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A patriotic map of Switzerland

Title
Helvetia Rhaetia, Valesia = Das Schweitzerland : ein von Gott gesegneter Freyheit- und Friedenssitz und der Mit-Verpündten Vatter-land.
Author
BODENEHR, Johann Georg
Publisher
[Heinrich Ludwig Muoss],
Publication place
Zug,
Publication date
1698 [?but 1770].
Dimensions
540 by 760mm (21.25 by 30 inches). [including border] 870 by 1030mm (34.25 by 40.5 inches).
Price
£12,000
Reference
10753
  • Description

    Engraved map with original hand colour, 52 engraved views of Swiss cities pasted to borders.

  • Notes

    A fascinating item showing a patriotic view of Swiss heritage in the dying years of the Old Confederacy. Little is known of the mapmaker, Johann Georg Bodenehr (1631-1704), save that he was from a family of engravers and publishers working in Augsburg. The map itself bears an elaborate title cartouche with a wreath incorporating the arms of the cantons, supported by personifications of war and peace. The inscription underneath is taken from Luke 11:21: "Cum fortis armatus custodit atrium suum, in pace sunt ea quae possidet", or "When a strong man armed keepeth his hall, his goods are in peace". To the upper left is a table providing information on each canton, with a key below. To the right of the cartouche is a cameo of William Tell, the fourteenth century Swiss folk hero, with four scenes from his life. From left to right, the pictures show the famous incident in which he was challenged to shoot an apple off the head of his son with a crossbow by a despotic local ruler; his subsequent imprisonment and escape; his assassination of that ruler with the same crossbow; and finally, his acclaim by his countrymen.

    The large border surrounding the map contains 52 views of Swiss towns and villages. There are two depictions of climactic battles in the history of the Swiss Confederacy: the Battle of Morgarten in 1315, in which the Swiss defeated a larger and better organised Habsburg army; and the Battle of Sempach in 1386, which broke Austria's hold on Swiss territory permanently and which is seen as a milestone in the formation of the Swiss nation. The Battle of Sempach inspired so many commemorative songs that there is a whole genre in Swiss music called Sempacherlied. The achievements of these battles are represented at the centre of the lower border: the Swiss system of government, comprising the federal diet at the top, at which each of the cantons were represented, and a local council shown underneath.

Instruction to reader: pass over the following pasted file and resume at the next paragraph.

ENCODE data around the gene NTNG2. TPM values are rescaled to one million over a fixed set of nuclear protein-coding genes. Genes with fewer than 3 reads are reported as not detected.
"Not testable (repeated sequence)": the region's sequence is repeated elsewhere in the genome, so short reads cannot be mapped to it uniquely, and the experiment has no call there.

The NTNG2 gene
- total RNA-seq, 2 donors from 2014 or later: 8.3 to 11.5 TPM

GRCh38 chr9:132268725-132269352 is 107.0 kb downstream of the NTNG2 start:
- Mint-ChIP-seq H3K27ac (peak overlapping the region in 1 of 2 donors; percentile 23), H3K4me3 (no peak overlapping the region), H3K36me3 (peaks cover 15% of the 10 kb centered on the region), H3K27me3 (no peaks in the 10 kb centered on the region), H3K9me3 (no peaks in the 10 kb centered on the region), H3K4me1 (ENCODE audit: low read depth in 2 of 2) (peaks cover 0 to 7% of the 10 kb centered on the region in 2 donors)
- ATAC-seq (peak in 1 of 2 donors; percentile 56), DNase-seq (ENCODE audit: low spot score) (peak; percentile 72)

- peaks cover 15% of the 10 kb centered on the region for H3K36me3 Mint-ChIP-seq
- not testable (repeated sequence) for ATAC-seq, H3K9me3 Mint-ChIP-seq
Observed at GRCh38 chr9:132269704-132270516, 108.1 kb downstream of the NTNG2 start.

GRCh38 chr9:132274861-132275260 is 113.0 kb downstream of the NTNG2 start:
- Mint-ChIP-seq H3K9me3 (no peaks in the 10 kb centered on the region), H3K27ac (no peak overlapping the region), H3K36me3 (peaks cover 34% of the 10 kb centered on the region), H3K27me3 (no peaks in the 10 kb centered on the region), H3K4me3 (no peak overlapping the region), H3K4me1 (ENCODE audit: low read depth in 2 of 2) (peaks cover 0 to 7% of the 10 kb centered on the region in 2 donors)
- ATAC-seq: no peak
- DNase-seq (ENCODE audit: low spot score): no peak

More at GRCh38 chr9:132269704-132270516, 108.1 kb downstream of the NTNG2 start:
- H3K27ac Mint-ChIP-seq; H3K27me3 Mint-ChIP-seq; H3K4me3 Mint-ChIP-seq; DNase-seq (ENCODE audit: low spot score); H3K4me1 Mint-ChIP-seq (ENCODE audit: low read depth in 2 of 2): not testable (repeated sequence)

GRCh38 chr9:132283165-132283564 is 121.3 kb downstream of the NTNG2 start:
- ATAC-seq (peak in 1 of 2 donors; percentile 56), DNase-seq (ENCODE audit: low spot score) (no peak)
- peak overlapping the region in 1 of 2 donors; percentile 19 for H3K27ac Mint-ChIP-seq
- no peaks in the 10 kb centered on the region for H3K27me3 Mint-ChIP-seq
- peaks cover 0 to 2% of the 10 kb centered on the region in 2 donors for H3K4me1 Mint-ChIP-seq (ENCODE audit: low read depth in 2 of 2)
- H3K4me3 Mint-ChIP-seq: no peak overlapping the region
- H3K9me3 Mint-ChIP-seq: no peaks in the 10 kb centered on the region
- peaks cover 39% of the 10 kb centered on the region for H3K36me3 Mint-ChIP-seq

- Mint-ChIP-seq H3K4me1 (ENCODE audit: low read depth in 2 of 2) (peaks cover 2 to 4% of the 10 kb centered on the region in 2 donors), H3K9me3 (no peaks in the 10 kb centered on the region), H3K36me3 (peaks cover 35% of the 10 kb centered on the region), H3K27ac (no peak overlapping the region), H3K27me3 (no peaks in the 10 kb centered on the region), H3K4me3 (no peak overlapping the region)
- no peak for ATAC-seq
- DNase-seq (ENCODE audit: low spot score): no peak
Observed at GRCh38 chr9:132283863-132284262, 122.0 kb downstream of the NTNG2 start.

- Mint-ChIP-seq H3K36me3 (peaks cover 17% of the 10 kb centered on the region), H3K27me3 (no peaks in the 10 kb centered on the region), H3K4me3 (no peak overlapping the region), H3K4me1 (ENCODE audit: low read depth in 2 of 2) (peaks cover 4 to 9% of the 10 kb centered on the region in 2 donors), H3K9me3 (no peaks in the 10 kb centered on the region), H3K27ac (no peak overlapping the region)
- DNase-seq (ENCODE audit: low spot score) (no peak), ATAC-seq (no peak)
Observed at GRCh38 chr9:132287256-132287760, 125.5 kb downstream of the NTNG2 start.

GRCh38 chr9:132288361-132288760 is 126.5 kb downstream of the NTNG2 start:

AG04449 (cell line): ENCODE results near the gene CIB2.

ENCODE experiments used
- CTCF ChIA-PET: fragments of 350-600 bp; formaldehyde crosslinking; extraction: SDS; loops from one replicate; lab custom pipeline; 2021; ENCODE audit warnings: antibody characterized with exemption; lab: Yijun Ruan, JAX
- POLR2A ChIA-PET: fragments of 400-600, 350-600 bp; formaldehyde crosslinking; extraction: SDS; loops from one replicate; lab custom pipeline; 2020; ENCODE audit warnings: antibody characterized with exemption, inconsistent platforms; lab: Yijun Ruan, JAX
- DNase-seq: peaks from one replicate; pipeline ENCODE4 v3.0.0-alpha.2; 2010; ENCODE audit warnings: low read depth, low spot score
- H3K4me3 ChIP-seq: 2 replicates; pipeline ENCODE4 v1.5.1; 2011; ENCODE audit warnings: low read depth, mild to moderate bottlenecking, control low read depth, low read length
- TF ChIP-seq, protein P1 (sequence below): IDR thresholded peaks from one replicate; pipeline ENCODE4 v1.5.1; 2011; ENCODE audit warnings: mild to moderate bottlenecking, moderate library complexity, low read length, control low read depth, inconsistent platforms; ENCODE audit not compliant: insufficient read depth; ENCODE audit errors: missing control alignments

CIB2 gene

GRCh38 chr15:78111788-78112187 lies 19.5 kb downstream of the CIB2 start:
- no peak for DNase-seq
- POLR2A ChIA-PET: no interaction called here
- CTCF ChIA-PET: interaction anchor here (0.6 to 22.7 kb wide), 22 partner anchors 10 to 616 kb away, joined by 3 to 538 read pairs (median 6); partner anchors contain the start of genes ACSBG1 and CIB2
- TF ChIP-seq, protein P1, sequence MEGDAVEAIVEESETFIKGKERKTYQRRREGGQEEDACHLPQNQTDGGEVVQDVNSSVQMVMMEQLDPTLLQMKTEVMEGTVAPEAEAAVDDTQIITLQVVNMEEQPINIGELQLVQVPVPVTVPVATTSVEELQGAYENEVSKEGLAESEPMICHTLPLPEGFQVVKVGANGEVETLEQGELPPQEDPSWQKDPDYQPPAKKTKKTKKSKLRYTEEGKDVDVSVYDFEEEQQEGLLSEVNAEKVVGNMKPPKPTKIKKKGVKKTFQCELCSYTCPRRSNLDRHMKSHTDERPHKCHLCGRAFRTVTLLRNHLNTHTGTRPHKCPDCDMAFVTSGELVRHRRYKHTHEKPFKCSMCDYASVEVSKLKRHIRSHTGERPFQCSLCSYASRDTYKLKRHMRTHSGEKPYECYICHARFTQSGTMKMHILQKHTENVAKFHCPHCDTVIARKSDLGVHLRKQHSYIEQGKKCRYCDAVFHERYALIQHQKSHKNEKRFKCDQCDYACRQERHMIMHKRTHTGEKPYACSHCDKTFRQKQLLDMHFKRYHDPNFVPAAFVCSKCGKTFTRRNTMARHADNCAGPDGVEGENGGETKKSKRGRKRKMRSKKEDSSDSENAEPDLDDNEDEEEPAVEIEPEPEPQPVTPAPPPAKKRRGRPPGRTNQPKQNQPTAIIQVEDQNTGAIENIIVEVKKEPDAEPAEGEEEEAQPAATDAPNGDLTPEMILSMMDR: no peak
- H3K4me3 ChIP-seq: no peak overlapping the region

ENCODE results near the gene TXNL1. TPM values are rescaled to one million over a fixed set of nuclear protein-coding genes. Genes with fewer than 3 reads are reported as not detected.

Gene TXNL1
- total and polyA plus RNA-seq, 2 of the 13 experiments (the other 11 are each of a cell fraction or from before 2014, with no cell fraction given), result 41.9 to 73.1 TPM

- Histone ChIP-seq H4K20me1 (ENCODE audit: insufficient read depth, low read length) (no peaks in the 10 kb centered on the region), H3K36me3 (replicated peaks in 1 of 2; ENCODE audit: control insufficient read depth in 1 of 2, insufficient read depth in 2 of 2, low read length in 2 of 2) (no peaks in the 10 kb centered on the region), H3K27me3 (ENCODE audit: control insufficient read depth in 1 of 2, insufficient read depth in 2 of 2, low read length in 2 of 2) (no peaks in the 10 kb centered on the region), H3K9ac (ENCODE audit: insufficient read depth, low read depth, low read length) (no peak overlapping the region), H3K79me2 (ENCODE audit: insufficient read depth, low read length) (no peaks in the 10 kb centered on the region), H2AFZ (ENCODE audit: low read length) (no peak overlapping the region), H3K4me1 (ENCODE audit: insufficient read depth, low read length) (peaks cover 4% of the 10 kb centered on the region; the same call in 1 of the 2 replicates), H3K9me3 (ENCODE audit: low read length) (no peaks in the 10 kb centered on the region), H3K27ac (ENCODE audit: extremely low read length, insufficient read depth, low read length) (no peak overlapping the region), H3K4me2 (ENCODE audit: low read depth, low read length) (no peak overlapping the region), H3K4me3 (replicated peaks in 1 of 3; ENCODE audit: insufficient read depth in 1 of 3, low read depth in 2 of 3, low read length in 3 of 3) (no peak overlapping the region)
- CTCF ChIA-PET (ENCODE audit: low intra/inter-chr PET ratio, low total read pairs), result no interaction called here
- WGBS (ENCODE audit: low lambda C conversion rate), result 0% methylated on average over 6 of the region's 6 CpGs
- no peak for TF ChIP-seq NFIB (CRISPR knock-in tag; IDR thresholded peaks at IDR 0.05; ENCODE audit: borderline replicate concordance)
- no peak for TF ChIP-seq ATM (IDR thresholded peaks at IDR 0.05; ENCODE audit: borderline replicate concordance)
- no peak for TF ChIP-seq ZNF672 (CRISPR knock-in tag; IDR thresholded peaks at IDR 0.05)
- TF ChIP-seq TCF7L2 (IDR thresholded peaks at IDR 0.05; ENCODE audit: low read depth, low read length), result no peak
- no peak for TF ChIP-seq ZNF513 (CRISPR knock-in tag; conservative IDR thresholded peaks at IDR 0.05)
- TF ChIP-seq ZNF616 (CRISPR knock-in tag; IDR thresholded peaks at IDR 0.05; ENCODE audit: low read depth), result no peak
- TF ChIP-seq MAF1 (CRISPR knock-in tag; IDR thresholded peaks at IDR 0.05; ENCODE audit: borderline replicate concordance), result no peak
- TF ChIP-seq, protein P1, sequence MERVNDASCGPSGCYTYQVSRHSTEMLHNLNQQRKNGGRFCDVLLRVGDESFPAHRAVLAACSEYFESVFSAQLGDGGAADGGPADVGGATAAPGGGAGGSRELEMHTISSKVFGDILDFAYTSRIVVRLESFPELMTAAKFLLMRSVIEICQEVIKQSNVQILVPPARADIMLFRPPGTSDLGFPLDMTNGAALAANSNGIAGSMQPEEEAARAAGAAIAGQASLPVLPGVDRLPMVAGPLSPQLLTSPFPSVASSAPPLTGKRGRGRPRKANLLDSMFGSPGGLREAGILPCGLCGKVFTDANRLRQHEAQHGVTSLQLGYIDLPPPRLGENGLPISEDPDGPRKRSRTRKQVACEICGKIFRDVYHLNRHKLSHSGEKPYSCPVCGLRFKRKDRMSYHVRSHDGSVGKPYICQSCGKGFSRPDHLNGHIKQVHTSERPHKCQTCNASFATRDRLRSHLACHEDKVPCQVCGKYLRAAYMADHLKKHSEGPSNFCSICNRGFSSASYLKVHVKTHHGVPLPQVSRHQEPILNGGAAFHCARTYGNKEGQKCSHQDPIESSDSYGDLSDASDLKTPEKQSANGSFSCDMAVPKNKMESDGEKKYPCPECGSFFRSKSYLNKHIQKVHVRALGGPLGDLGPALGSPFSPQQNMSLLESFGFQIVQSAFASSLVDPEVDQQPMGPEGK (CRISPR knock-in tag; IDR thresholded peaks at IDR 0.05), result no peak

The Swiss cantons formed a confederation during the fourteenth century, and successfully fended off invasion while maintaining neutrality during the long wars which racked Europe. Towards the end of the seventeenth century, however, a treaty of protection with France and internal religious conflict weakened the confederacy, and this pattern continued until it was eventually invaded by Napoleon in 1798. The map itself was issued around 1698, but the border of views was added in a later edition printed around 1770.
    This implies that the original map, already patriotically decorated, was reissued with a border which showed further evocative incidents of national pride. The warning inscription beneath the title cartouche suggests an attempt to remind the warring cantons of their shared history, and their rapidly decreasing independence.

    We have only been able to trace one institutional example of this edition of the map in Basel University Library, although Zurich and Bern University Libraries have copies of the c.1698 edition.

  • Bibliography

    Walter Blumer, Bibliographie der Gesamtkarten der Schweiz von Anfang bis 1802 (Bern: Kummerly & Frey, 1960) 143.